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crisis looms at the University of Zimbabwe (UZ)
National Students Union (ZINASU)
September 23, 2009
announced on Monday 20 September that funds for the cadetship programme
have finally been availed to the college by the Ministry of Higher
and Tertiary Education. It is surprising that students who applied
for the funds are still expected to pay their tuition fees in cash,
a move that is contrary to the main objective of the cadetship scheme
which is meant to assist those who cannot afford to pay the high
tuition fees charged at the college. The cadetship programme is
a last minute attempt by Government to make education accessible
to all. ZINASU calls for the review of the strict, and too binding
conditions of the cadetship scheme, for example the scheme bonds
a beneficiary to work for the Government for the same number of
years one was supported. Such a provision violates freedom of employment
and occupation, in light of the fact that the very same Government
that is offering the scheme is charging exorbitant fees beyond the
reach of many, leaving many less privileged students with no choice
except to apply for the scheme.
Crisis looms at the University of Zimbabwe (UZ)
at UZ have continued to haunt the largest institution of higher
learning in Zimbabwe. The college has been faced with water problems
since last year and UNICEF assisted through drilling four boreholes.
However it is reported that only one of the four boreholes is functioning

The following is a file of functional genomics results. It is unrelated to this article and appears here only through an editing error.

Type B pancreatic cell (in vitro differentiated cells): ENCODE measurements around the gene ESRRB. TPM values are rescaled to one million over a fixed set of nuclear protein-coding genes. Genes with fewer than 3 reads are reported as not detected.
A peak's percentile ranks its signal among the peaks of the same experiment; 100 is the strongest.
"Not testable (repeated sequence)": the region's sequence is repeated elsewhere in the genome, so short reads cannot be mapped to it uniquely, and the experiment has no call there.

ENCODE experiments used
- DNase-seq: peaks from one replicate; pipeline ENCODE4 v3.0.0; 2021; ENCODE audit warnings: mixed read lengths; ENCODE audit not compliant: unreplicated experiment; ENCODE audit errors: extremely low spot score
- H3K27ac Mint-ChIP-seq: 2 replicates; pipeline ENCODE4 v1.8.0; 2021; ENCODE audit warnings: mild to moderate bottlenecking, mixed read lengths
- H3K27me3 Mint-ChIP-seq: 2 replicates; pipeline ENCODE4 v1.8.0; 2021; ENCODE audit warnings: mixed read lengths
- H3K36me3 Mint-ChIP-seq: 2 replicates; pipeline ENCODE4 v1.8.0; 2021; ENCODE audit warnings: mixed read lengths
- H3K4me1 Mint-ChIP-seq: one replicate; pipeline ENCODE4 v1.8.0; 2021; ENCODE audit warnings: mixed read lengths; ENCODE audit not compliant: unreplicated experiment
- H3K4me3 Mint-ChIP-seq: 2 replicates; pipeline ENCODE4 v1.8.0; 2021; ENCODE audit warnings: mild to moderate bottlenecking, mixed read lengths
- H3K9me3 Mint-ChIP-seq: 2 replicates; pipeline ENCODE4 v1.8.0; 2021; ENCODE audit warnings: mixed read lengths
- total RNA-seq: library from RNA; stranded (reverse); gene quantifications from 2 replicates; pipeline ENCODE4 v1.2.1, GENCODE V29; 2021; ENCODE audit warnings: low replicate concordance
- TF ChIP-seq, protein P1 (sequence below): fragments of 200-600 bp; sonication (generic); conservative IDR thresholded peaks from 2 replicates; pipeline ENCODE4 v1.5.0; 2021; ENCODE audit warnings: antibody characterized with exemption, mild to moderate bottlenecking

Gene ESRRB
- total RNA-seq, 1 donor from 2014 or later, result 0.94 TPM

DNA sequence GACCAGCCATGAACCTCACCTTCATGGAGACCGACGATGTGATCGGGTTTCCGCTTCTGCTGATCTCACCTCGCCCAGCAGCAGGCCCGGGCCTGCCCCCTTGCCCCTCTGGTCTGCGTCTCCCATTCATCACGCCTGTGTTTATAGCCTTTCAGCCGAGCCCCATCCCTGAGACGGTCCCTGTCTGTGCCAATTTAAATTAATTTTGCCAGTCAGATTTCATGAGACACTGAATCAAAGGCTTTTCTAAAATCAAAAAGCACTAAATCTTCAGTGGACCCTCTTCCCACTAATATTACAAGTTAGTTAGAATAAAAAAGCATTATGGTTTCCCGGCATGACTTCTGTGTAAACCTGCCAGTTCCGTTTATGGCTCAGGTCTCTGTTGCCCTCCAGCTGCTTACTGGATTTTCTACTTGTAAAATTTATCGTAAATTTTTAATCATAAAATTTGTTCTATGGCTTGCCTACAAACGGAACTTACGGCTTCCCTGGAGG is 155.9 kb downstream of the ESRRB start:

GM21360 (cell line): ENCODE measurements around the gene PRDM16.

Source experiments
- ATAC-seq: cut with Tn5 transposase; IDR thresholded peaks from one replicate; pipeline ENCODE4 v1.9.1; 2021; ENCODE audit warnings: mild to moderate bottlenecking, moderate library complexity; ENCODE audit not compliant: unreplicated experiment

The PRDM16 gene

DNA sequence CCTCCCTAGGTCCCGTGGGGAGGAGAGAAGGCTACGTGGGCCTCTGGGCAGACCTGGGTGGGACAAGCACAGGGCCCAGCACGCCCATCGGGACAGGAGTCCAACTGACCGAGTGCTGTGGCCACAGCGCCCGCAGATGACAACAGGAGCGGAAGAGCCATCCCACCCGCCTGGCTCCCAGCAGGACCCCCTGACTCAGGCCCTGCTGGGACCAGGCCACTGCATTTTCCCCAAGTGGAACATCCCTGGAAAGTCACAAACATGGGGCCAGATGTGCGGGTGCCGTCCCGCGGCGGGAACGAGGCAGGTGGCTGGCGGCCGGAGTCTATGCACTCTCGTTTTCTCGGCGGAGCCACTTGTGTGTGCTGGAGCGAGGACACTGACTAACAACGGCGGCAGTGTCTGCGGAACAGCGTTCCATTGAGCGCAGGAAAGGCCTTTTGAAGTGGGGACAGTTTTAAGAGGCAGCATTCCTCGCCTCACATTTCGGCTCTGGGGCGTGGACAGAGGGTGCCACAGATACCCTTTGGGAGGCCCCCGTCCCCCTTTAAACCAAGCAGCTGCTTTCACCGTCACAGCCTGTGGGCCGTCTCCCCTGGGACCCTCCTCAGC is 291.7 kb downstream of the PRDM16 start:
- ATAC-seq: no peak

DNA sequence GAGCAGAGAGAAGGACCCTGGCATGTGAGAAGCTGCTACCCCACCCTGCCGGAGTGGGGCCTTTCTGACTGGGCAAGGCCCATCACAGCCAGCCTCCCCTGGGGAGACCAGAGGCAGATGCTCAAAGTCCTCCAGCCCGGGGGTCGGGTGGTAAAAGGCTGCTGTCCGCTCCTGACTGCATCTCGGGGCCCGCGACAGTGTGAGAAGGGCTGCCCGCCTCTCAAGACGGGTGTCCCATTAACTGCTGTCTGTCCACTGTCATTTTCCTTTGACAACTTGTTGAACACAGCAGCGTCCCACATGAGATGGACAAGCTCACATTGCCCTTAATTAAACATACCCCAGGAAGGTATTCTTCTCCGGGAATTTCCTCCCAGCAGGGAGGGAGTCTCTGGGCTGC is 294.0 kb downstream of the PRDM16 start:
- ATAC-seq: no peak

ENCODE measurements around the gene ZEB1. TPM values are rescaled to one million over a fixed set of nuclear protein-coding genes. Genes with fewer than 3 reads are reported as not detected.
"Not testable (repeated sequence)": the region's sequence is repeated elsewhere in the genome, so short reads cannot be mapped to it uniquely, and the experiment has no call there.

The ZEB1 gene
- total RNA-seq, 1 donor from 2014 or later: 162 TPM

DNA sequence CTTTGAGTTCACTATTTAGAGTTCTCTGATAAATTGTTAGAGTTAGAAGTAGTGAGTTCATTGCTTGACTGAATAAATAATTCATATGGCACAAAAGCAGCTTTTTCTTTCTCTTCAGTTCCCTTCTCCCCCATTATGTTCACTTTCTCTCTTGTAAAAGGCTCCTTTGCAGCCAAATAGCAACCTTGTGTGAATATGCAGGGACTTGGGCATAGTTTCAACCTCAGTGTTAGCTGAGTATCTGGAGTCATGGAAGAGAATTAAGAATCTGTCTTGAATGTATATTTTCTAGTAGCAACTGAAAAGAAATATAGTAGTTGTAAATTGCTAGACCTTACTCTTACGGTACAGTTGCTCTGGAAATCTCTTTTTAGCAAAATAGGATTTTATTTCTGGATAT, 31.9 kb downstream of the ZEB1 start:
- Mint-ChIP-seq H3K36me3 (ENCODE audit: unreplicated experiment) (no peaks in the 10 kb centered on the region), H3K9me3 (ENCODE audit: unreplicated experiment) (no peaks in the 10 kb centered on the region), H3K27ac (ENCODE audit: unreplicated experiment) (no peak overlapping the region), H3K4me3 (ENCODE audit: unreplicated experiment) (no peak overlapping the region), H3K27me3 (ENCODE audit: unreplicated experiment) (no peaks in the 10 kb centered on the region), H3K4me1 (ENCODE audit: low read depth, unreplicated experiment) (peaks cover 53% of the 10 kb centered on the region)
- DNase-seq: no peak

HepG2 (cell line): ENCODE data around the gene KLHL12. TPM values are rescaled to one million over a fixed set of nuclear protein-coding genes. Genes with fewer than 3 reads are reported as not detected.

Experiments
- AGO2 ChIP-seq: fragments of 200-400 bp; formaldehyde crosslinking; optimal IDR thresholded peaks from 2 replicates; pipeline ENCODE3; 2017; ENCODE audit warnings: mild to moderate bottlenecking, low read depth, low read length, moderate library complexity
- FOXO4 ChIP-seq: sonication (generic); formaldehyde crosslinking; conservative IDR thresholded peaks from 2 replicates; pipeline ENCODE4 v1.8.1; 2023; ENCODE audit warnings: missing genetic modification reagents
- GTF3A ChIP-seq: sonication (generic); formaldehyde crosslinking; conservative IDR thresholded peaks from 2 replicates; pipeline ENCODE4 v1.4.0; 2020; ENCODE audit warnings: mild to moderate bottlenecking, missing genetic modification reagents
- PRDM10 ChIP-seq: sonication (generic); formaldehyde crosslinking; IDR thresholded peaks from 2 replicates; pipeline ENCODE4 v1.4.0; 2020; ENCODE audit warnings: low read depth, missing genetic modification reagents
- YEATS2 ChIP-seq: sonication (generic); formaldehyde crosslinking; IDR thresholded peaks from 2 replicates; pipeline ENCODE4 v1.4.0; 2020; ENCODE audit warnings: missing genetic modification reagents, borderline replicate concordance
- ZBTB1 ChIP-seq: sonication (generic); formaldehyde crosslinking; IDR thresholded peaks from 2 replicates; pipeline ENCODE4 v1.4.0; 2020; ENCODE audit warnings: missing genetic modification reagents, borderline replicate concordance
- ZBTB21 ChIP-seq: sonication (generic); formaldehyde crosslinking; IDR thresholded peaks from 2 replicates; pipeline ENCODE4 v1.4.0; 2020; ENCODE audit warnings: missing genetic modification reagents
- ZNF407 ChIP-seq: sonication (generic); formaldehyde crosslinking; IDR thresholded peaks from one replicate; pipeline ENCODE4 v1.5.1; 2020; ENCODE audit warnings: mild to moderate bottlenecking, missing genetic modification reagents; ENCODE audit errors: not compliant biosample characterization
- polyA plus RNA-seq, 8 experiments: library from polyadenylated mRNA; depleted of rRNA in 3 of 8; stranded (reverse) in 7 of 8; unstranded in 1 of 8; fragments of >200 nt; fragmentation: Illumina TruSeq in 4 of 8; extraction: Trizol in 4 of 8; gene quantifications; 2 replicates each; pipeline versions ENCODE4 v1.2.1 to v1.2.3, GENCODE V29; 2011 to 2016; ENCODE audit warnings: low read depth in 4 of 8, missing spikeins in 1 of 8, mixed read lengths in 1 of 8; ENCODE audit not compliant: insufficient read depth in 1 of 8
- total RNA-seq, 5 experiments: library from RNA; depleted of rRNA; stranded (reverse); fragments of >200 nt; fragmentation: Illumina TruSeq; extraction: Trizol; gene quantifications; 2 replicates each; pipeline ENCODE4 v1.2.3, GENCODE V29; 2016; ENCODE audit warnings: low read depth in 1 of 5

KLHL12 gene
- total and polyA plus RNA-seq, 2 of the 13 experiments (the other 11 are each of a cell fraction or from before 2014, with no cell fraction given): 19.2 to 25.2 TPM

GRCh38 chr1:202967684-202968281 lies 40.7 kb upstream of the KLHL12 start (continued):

The situation is posing
a health hazard to more than 13 000 students at the institution.
The challenge has delayed the opening of halls of residence that
has seen close to 4 000 students stranded having to look for alternative
Mr. S. Chevo uttered that the water challenge is the major problem
facing students, but it cannot be hidden that the greatest crisis
facing students is that of the exorbitant fees ranging between USD400
- 900. ZINASU urges the Harare City Council and the UNICEF to take
the issue as a matter of urgency in ensuring that sanity prevails
at the college.
ZINASU has received
with dismay news that college authorities at Solusi University have
barred students from bringing extra food from home. The college
does not offer meat as part of the diet and the inadequate food
supply had forced students to bring extra food from outside to supplement
the poor diet.
The college is a Seventh
Day Adventist institution and students have over the years complained
of stringent rules and regulations for example it is compulsory
for every student to attend church service every Sunday and that
students have to apply and get a pass in order to leave campus failure
to abide will result in stiff penalties.
Many students who go
for University education are adults some of them already parents
and it puzzles to note that these adults are treated like toddlers
who are not responsible enough and cannot make independent decisions.
Alcohol intake is prohibited at the institution and lectures start
as early as 6am which is way too early for many students who would
have slept late studying. A normal working day in most countries
starts at 8am. ZINASU calls upon the University authorities to run
the institution more professionally as the college has a wide diverse
of students from different backgrounds and age groups.
Visit the ZINASU
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